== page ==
Special Olympians honored

Published 8:37 pm Saturday, June 16, 2012

Rasoe More, left, and Robin Hale pose after Cahaba Mental Health Center's annual Special Olympics award ceremony. The athletes treasure their awards, they even wear their medals daily.

Smiles were on, what seemed to be, every face at the Cahaba Mental Health facility’s annual Special Olympics Award Ceremony on Saturday, sponsored by the Knights of Columbus.

Executive Director of Cahaba Mental Health, Lafon Barlow said the most rewarding thing to her about the Special Olympic awards is the smiles and grins on the faces of the athletes.

“None of our folks here feel like they come in second, they all feel like they come in first,” Barlow said. “They don’t care about places they are just happy to have done it and participated.”

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Barlow said the awards that they received at the ceremony on Saturday are something the athletes cherish and carry with them through the years. At the beginning of the ceremony Special Olympics coordinator for Cahaba, Floyd Sanders, told a story about one of the athlete’s house that burned down. When Sanders arrived at the home that had burnt down the athlete cried the most about his awards that were lost.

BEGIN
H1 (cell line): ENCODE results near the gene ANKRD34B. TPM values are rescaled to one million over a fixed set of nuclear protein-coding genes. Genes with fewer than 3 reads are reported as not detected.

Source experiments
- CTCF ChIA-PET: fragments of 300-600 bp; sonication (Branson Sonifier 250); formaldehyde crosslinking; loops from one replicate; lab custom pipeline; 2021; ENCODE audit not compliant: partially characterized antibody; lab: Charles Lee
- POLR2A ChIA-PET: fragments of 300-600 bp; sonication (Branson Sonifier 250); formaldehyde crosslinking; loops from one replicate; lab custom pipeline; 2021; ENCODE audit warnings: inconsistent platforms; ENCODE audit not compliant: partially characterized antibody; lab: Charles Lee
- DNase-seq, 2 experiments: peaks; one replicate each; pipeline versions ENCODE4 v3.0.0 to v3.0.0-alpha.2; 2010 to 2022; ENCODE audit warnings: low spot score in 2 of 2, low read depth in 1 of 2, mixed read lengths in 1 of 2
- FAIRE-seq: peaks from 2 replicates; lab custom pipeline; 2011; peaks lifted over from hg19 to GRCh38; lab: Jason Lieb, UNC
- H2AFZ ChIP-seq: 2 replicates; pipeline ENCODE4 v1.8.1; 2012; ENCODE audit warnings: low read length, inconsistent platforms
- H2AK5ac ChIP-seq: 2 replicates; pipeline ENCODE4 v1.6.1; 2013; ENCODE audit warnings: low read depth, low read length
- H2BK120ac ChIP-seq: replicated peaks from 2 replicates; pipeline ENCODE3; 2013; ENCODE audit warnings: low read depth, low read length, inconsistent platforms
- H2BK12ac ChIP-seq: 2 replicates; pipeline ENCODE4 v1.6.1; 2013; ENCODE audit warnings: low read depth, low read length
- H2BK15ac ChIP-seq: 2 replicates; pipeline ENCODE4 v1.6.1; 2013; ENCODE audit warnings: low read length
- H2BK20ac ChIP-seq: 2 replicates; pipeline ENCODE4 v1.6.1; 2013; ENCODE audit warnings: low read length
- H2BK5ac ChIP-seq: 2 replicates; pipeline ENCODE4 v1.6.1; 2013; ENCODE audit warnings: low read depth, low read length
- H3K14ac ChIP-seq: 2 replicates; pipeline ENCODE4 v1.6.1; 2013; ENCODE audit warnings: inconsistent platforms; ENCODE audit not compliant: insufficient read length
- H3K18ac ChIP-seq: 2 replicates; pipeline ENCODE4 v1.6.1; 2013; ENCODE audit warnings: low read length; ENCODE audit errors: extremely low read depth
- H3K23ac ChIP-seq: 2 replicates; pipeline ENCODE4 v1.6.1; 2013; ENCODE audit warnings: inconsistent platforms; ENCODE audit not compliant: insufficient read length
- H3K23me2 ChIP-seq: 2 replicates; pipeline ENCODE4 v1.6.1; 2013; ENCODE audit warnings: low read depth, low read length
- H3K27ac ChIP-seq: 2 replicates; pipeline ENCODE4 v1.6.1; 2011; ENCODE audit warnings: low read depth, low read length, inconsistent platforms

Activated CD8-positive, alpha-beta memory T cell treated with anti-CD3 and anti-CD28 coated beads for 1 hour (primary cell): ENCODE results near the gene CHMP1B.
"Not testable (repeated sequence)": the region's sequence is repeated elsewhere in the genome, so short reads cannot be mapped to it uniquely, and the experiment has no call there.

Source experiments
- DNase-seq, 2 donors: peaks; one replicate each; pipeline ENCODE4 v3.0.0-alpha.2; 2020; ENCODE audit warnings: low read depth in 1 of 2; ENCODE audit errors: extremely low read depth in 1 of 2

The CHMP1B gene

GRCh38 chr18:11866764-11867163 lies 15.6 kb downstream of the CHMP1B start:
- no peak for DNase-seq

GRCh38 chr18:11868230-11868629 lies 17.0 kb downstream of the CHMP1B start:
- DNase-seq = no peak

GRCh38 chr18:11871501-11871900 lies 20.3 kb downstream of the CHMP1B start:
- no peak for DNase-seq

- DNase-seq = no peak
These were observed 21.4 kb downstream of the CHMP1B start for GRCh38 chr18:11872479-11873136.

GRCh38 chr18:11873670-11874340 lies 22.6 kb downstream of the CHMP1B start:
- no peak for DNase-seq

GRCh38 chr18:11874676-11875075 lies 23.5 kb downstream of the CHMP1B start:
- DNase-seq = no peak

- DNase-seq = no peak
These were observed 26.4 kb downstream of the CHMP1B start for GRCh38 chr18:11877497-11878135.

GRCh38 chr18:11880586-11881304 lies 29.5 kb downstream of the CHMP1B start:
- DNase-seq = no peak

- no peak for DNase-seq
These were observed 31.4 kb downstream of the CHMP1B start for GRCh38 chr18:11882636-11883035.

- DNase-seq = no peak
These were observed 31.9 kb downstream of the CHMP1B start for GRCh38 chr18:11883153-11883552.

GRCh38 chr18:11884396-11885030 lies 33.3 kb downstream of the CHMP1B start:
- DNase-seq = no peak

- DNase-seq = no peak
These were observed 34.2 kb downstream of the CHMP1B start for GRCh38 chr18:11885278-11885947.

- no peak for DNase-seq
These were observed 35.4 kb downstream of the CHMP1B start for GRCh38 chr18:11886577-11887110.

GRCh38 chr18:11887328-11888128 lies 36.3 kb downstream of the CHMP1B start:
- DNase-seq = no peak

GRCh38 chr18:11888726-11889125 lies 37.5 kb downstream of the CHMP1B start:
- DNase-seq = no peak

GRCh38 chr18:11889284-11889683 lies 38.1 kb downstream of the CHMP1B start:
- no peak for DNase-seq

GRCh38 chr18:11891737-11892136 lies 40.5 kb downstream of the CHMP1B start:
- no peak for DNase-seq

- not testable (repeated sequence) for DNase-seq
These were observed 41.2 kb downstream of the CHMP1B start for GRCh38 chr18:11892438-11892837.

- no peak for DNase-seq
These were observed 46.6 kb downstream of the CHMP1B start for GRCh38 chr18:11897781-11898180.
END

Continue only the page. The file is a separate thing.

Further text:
“He was more devastated about his trophies being lost than anything else. More than all of his clothing and he cried more about his awards than any of his other stuff,” Sanders said.

Barlow said the athletes wear their medals on a daily basis.

“That’s not just for today,” Barlow said. “If you were to come back next week you would see them still wearing the medals.”

In the ceremony Sanders had something to say about each of the 36 athletes that were awarded trophies. He spoke about Tonya Pitts and how she competed in China previously to represent Alabama. He spoke about Wade Walker who couldn’t fall asleep before the competition at Troy because he was just so excited. But all stories represented the love and passion these athletes have for the game.

The Cahaba Center for Mental Health dedicated their games this year to two athletes who recently passed away—John William Fain and Donielle Rudolph.

A picture of Fain still hangs in the health center’s ceramics room. Fain is crossing the finishing line and his hands are high in the air in victory, a huge smile is on his face.

“He never won first place a time that I can recall but every time he crossed the line that was the expression on his face,” Sanders said about Fain. “He never came in last in his mind, just to be able to compete and accomplish something meant something to him.”